From Script to Screen
OVER the past few decades, Hollywood has become a prolific source of box-office blockbusters. This phenomenon has had global impact, since many American films are released abroad just weeks—or in some cases days—after their U.S. premiere. Some movies have even opened worldwide on the same date. “The international market is a growing and very vibrant place,” says Dan Fellman, president of Warner Brothers Pictures domestic distribution, “so when we make movies, we view it as a global opportunity.” Now more than ever, what happens in Hollywood affects the entertainment industry worldwide.*
But making a profit on a film is not as easy as it may seem. Many movies must take in more than $100 million just to cover production and marketing costs. And whether they succeed is entirely up to an unpredictable public. “You can never know what the public at any given moment is going to find exciting or sensationally appealing,” says David Cook, a professor of film studies at Emory University. So how do moviemakers increase their odds of success? To answer, we first need to understand a few basics about how films are made.*
Preproduction—Laying the Groundwork
Preproduction is often the longest phase of the filmmaking process and one of the most important. As with any large project, preparation is the key. The hope is that every dollar spent in preproduction will save many more times that amount during filming.
The making of a movie begins with a story idea, which may be either fictitious or based on real-life events. A writer puts the story into script form. The script, also called the screenplay, may be revised numerous times before the final version—called a shooting script—is produced. The shooting script contains the dialogue of the film as well as a brief description of the action that will take place. It also provides guidance for technical details, such as camera direction and transitions between scenes.
It is while still in its early stage, however, that a screenplay is offered for sale to a producer.* What kind of screenplay might a producer be interested in? Well, typical summer film fare is targeted at teens and young adults—“the popcorn crowd,” as one movie critic calls them. So a producer might be drawn to a story that reaches out to youths.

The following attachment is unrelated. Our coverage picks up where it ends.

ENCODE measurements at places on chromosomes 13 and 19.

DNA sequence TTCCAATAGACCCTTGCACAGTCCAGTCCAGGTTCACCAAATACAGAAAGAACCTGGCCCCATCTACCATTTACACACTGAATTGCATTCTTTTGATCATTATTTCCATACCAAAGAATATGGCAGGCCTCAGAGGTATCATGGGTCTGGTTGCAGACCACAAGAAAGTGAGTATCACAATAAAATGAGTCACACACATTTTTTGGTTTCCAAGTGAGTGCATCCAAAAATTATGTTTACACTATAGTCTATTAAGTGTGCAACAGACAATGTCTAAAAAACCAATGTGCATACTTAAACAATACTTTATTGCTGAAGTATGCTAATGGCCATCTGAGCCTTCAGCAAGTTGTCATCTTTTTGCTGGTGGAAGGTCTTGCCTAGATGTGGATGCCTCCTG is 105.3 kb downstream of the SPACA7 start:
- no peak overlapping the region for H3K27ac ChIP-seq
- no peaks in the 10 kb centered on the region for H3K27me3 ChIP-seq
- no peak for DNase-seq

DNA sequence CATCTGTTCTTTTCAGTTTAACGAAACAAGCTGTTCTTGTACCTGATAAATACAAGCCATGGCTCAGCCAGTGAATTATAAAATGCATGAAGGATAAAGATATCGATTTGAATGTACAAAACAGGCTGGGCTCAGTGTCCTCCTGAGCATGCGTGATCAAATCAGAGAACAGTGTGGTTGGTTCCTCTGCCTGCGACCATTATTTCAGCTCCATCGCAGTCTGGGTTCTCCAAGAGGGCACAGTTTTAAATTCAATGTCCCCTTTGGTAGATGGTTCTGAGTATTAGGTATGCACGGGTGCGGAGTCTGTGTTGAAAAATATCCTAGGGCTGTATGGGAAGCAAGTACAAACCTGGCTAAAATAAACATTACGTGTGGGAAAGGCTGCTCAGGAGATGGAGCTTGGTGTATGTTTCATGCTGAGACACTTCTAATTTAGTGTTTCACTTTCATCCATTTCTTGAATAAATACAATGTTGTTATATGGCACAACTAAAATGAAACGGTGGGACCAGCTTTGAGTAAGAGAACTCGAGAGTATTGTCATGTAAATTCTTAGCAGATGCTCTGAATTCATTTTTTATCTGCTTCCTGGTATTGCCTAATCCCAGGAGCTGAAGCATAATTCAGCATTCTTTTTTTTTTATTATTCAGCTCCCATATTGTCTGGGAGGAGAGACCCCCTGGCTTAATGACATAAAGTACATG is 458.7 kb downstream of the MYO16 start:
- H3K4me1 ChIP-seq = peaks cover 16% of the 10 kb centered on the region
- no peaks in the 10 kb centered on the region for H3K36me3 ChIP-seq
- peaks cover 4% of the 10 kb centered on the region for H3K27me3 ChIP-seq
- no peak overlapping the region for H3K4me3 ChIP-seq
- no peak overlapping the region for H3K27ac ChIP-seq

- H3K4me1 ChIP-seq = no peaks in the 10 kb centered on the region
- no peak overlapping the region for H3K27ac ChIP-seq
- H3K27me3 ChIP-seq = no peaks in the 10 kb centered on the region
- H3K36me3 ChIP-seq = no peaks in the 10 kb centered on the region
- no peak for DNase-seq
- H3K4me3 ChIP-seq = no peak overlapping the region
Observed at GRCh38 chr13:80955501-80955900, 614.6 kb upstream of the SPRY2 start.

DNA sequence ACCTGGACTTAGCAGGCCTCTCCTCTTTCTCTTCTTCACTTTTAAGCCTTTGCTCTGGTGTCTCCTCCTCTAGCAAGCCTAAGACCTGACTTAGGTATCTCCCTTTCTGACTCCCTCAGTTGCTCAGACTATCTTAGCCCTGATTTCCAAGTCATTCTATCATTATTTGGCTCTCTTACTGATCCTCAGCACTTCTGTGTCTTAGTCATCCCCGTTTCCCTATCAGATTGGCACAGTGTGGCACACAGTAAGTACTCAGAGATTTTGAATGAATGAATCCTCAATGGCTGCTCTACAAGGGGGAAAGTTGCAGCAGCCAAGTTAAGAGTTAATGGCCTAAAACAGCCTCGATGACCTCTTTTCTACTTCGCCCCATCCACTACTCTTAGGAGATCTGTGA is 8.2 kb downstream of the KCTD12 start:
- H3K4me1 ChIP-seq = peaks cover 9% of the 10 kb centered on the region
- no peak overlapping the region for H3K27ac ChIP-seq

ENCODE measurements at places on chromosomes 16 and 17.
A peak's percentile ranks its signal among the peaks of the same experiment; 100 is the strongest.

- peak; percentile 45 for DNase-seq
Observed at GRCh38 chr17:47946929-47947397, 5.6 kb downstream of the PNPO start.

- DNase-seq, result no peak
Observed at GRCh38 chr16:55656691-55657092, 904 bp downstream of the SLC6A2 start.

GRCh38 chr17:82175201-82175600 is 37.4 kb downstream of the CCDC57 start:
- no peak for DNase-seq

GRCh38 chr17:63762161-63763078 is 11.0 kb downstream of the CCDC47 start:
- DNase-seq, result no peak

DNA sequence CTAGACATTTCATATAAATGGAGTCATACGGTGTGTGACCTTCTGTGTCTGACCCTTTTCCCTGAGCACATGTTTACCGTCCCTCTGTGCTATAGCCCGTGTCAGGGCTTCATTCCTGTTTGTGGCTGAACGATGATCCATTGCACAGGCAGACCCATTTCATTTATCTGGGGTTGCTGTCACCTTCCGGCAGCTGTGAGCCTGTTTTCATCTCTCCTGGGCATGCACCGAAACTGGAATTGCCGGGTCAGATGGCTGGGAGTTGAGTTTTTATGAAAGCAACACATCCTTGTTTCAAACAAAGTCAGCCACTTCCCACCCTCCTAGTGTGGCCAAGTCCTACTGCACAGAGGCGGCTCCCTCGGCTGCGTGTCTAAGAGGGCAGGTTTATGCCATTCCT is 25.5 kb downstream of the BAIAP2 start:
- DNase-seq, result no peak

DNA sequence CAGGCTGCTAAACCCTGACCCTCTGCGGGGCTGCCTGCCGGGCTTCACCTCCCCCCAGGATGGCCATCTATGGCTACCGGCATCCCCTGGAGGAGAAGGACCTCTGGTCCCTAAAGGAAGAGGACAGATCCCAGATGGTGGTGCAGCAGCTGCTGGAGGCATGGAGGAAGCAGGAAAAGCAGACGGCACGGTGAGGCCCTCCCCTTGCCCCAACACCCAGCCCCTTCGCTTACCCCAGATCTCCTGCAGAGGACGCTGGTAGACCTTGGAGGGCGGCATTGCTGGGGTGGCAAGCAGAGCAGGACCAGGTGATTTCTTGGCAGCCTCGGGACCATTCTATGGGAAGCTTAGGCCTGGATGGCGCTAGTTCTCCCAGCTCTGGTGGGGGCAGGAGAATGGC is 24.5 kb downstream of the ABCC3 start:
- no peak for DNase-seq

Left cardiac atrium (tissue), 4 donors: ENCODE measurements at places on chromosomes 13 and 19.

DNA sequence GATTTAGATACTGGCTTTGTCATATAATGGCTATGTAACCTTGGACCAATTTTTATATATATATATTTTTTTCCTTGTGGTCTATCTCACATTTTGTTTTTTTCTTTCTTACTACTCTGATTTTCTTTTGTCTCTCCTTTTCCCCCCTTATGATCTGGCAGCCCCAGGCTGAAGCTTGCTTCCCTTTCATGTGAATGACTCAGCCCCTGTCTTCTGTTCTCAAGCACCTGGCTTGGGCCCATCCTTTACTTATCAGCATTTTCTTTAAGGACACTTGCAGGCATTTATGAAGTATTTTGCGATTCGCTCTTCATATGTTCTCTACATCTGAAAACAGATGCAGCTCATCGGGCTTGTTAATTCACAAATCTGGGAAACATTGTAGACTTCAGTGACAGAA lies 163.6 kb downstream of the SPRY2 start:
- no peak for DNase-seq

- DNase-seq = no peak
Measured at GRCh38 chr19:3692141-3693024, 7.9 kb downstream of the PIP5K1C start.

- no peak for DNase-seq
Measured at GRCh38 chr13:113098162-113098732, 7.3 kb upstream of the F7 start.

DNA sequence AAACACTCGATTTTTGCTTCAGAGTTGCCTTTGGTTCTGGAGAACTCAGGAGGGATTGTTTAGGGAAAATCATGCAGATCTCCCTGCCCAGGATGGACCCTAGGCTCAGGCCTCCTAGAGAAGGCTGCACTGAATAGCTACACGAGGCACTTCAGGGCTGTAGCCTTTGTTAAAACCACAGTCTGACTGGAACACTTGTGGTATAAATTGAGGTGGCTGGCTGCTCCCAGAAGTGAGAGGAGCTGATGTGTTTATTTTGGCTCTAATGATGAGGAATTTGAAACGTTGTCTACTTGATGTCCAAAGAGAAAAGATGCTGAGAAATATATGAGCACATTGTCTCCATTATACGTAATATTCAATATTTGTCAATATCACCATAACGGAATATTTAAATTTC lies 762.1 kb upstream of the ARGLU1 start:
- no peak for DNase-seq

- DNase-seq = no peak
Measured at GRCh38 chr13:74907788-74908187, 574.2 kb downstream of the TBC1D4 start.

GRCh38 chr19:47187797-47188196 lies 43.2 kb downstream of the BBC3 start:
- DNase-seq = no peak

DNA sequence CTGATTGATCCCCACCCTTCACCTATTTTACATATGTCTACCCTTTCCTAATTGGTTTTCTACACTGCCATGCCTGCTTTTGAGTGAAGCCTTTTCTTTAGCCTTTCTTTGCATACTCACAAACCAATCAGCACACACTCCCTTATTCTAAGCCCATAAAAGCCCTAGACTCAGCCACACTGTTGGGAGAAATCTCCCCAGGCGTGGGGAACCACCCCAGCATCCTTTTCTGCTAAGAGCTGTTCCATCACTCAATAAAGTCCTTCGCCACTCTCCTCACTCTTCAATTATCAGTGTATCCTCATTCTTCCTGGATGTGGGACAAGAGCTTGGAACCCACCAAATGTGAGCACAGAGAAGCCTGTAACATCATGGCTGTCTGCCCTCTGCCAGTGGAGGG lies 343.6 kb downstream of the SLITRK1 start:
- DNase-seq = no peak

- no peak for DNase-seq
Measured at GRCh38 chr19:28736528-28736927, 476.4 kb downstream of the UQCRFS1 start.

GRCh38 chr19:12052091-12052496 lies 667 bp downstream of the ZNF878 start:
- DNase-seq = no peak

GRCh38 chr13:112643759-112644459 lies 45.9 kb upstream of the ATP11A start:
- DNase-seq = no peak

Better still is a script that cuts across the age demographic. For example, a movie about a comic-book superhero will surely draw younger children who are familiar with the character. And no doubt their parents will accompany them. But how do moviemakers attract the teenagers and young adults? “Edgy content” is the key, writes Liza Mundy in The Washington Post Magazine. Adding crude language, scenes of intense violence, and a generous dose of sex to a movie is a way of “maximizing its profit-making potential by leaving no group languishing out on the sidewalk.”
If a producer feels that a screenplay has potential, he might purchase it and try to sign on a reputable director and a famous actor or actress. Having a known director and a top-name star will create box-office appeal when the film is released. Yet, even at this initial stage, big names can attract investors who are needed to finance the film.
Another aspect of preproduction is storyboarding. A storyboard is a series of sketches depicting various sequences of the film, particularly those that involve action. Serving as a blueprint for the cinematographer, the storyboard saves much time during filming. As director and screenwriter Frank Darabont says, “there’s nothing worse than standing around on the set wasting your shooting day trying to figure out where to put the camera.”
Many other issues must be settled during preproduction. For example, what locations will be used for filming? Will travel be required? How will interior sets be built and designed? Will costumes be needed? Who will handle lighting, makeup, and hair? What about sound, special effects, and stunt work? These are just a sampling of the many aspects of moviemaking that need to be considered before a single frame of film is shot. Watch the closing credits of a big-budget film, and you may find that hundreds of people were involved behind the scenes! “It takes a city of people to make a feature film,” says one technician who has worked on numerous movie sets.
Production—Putting It on Film
Shooting a movie can be time-consuming, tedious, and expensive. Indeed, a single minute wasted can cost thousands of dollars. Sometimes actors, crew members, and equipment have to be transported to a remote part of the world. No matter where shooting takes place, however, each day of filming takes a sizable bite out of the budget.
Lighting crew, hairdressers, and makeup artists are among the first to arrive on the movie set. Each day of filming, stars may spend several hours being made ready for the camera. Then a long day of filming begins.
The director closely supervises the filming of each scene. Even a relatively simple scene can take all day to film. Most scenes in a movie are filmed with a single camera, and as a result, the scene will be done over and over again for each camera angle. Additionally, each shot may need to be done repeatedly to get the best performance or to correct a technical problem. Each of these attempts at filming is called a take. For bigger scenes, 50 or more takes may be required! Later—usually at the end of each shooting day—the director views all the takes and decides which ones should be saved. In all, the process of filming may take weeks or even months.
Postproduction—The Pieces Come Together